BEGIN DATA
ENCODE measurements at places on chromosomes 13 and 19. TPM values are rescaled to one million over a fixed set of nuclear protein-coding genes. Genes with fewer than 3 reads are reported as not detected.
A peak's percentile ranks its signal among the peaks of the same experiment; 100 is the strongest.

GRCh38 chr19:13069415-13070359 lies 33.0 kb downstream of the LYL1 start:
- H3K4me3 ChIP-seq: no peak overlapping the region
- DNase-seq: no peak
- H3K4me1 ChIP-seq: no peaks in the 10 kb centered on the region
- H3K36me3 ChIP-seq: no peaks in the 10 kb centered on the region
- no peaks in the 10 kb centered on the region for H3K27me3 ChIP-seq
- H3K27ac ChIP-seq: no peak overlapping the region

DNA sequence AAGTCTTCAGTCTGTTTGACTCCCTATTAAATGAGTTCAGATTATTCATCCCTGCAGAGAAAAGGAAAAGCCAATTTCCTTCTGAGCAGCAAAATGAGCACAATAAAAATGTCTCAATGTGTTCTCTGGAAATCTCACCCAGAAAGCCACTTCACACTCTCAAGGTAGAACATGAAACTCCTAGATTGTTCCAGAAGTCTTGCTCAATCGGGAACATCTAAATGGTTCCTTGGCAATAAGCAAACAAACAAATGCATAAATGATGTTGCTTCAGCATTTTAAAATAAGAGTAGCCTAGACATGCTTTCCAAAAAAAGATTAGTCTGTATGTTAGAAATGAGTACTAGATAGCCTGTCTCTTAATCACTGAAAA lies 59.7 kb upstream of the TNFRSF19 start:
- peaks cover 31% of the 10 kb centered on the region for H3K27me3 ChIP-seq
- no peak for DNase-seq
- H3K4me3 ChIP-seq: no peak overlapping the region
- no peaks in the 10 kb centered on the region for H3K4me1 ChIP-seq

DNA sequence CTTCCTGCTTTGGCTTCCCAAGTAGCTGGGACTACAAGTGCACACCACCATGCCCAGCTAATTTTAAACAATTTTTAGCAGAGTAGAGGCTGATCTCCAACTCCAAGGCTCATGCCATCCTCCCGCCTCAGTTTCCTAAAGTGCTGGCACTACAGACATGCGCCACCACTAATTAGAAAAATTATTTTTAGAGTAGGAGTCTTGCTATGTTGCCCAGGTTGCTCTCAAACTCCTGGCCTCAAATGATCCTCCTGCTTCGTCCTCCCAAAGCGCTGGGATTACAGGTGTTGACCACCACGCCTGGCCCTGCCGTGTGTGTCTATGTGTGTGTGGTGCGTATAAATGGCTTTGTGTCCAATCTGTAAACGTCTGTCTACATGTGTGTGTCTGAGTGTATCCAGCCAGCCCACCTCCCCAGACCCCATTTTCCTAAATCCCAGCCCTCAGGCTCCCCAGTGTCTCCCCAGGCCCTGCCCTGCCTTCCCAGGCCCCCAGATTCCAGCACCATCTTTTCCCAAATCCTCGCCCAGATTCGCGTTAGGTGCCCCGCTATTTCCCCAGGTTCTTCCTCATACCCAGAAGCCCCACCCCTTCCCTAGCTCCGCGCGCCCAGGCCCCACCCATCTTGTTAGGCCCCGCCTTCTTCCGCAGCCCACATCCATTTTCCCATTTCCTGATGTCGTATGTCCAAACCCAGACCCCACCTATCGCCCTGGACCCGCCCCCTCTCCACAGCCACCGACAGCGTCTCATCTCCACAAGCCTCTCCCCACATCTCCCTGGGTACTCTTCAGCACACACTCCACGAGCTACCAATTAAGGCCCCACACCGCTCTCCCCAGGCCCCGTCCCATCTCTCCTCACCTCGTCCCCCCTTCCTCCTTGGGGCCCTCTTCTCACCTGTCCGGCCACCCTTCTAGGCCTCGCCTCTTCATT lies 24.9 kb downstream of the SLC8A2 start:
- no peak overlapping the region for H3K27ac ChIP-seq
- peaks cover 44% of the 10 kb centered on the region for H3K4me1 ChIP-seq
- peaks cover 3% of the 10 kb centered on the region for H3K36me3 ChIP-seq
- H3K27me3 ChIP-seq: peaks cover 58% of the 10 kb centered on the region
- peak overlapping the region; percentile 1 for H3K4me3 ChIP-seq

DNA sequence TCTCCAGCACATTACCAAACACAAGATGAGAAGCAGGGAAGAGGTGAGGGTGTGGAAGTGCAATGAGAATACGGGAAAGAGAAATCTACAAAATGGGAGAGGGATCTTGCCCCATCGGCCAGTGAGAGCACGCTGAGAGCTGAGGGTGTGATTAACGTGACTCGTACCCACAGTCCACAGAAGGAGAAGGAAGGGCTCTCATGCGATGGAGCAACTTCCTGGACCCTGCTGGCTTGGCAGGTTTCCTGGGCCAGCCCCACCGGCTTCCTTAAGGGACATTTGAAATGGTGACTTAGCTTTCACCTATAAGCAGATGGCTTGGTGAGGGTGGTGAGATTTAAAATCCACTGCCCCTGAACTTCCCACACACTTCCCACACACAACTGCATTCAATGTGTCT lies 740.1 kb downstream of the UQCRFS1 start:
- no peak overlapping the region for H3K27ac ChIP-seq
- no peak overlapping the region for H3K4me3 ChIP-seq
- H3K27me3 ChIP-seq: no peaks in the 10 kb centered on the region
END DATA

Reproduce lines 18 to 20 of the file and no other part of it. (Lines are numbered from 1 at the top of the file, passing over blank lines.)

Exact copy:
- peaks cover 3% of the 10 kb centered on the region for H3K36me3 ChIP-seq
- H3K27me3 ChIP-seq: peaks cover 58% of the 10 kb centered on the region
- peak overlapping the region; percentile 1 for H3K4me3 ChIP-seq